What will change for medical marijuana patients?
The list of medical conditions covered would be significantly widened and would include Alzheimer’s disease and muscular dystrophy. Patients would no longer be restricted from smoking medical marijuana, and the current 30-day cap on supply for patients would also be doubled.
Medical marijuana companies would be allowed to enter the more lucrative recreational market under certain circumstances, a measure they aggressively lobbied for.
Would it be legal to grow marijuana at home?
Yes. For recreational purposes, users would be allowed to cultivate up to six plants at home, indoors or outdoors, and a maximum of twelve plants total per household. They would not be allowed to do so, however, until 18 months after the first adult-use dispensary opens.
Medical marijuana patients, or their designated caregivers, could also grow the plants, starting six months after the bill became law.
When would legal marijuana sales begin?
The timeline for dispensaries to open and sales to kick off remains distant. The legislation doesn’t provide a specific timeline, but the first sales aren’t expected until at least 2022.
Officials must first determine how the industry will operate, from the regulation and taxation of sales to the allocation of licenses for cultivators, processors, wholesalers, retailers and delivery services.
A new state Office of Cannabis Management and Cannabis Control Board would craft and oversee the new regulations.
What disparities is this bill designed to correct?
One 2018 analysis by The New York Times found that Hispanic people across New York City had been arrested on low-level marijuana charges at five times the rates of white people in recent years.
The imbalance was even starker for Black people, who in Manhattan were arrested at 15 times the rate of white people.
But surveys have shown that Black and white people use marijuana at similar rates. And in neighborhoods where people called to make complaints about marijuana at similar rates, arrests were almost always made at a higher rate in the area with more Black residents.
Officials hope the deal will help put an end to those disparities.
Millions of dollars in tax revenue from sales would be reinvested each year in communities affected by racially disproportionate policing on drugs. A significant amount would also be steered to fund public education and drug prevention treatment.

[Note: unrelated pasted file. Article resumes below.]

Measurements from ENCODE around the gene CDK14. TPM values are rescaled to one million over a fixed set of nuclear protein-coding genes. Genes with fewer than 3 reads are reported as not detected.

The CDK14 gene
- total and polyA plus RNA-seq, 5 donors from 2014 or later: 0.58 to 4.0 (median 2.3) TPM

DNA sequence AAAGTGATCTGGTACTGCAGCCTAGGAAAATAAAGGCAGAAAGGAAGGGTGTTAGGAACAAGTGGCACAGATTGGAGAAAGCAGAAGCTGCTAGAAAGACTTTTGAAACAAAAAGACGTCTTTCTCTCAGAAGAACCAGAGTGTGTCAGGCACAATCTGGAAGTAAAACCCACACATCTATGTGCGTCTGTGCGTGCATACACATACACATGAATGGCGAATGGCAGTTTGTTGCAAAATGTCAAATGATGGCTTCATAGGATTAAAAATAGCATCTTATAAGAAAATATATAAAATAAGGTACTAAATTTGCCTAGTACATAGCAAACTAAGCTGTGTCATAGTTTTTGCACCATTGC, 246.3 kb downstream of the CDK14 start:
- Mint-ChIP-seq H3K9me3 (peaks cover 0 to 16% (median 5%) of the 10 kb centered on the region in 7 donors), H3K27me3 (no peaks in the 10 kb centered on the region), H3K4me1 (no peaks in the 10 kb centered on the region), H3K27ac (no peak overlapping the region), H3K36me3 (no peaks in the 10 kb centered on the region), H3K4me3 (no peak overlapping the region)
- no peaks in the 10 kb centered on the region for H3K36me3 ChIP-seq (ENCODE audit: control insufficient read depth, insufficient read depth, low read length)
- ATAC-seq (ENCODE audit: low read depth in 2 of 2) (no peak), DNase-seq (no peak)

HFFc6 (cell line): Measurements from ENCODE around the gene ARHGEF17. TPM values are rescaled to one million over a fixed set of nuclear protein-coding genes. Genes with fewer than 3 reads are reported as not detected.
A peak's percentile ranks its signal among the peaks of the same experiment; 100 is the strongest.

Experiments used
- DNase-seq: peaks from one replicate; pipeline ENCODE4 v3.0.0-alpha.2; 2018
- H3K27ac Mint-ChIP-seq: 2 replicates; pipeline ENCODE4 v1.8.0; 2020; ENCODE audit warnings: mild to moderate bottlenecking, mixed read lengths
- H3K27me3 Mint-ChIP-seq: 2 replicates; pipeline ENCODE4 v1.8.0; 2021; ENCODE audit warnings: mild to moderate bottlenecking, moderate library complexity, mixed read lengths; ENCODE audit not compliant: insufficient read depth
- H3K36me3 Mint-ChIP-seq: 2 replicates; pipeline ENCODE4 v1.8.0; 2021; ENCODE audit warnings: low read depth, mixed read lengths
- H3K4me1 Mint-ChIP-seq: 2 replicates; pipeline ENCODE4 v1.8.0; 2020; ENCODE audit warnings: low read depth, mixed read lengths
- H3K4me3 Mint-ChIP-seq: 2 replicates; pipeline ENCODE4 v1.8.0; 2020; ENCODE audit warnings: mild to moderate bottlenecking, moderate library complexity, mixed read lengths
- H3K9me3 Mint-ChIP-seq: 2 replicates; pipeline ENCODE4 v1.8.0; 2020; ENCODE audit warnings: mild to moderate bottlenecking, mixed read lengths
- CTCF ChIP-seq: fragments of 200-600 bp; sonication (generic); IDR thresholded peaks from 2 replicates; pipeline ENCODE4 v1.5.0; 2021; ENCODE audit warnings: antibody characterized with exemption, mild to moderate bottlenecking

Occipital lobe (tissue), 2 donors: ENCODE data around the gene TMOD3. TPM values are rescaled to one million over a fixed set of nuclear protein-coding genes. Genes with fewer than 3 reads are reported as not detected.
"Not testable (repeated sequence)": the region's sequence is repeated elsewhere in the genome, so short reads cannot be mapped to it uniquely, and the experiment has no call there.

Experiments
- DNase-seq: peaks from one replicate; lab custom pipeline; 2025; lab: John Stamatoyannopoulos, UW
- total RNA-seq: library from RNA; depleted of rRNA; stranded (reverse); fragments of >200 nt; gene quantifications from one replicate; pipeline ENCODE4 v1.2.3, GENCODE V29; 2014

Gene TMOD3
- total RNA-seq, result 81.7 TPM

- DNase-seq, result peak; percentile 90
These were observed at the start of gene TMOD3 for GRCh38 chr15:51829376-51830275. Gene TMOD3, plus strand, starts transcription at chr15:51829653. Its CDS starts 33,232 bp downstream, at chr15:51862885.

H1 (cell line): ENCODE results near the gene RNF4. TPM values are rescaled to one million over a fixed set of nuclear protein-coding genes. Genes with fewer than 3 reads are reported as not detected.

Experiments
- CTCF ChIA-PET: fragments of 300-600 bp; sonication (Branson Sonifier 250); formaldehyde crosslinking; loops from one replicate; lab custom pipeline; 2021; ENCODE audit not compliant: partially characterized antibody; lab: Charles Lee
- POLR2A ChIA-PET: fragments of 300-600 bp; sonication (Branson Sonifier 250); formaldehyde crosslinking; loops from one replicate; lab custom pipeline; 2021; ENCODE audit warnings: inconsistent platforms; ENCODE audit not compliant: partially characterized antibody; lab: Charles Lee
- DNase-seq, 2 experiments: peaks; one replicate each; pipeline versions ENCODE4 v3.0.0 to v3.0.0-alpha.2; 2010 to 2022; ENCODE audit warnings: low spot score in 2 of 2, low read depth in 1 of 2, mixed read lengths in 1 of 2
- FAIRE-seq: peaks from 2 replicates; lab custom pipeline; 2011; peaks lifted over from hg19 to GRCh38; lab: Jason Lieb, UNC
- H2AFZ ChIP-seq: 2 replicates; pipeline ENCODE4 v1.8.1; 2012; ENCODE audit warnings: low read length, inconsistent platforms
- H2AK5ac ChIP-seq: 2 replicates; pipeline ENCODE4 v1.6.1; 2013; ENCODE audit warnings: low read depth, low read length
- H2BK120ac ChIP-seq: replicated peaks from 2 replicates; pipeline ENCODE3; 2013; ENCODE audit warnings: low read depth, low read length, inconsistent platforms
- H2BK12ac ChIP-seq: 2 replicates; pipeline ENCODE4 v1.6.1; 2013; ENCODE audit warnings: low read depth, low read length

A sizable portion of business licenses would be reserved for minority business owners, disabled veterans and distressed farmers, among others.
What happens to those with marijuana convictions?
People with marijuana-related convictions for activity that is no longer criminalized would have their records automatically expunged.
There is some precedent for such a move: In 2019, more than 150,000 people with some low-level marijuana convictions in New York had them cleared from their records.
Why did this take so long?
Mr. Cuomo and Democrats in the State Legislature tried several times to legalize marijuana in recent years. But each time, efforts unraveled.
In 2019, for example, the plan for legalization collapsed as disagreements over how to regulate the industry and how revenue dollars should be controlled, along with hesitation from moderate lawmakers, could not be overcome.
The efforts recently gained momentum, however, when they received a boost amid Mr. Cuomo’s recent scandals. Striking a deal for legalization became a higher priority for the governor, several lawmakers and lobbyists believe, as he sought to shift attention away from his compounding crises.
The new dynamic prompted Mr. Cuomo’s team to concede on many issues they had previously held the line on, such as how the tax revenue would be distributed, leading to a deal that more closely reflected Democratic lawmakers’ wishes.
What about other states?
More than a dozen other states and Washington, D.C., have taken similar steps.
In New Jersey, Gov. Philip D. Murphy signed into law three bills last month that permit and regulate the use of recreational marijuana. It became the most populous state in the Northeast to opt for legalization.
Penalties for underage possession were also eased, with written warnings and referrals to community services instead of harsh fines or criminal punishments.
Legal sales in New Jersey, however, remain at least several months away.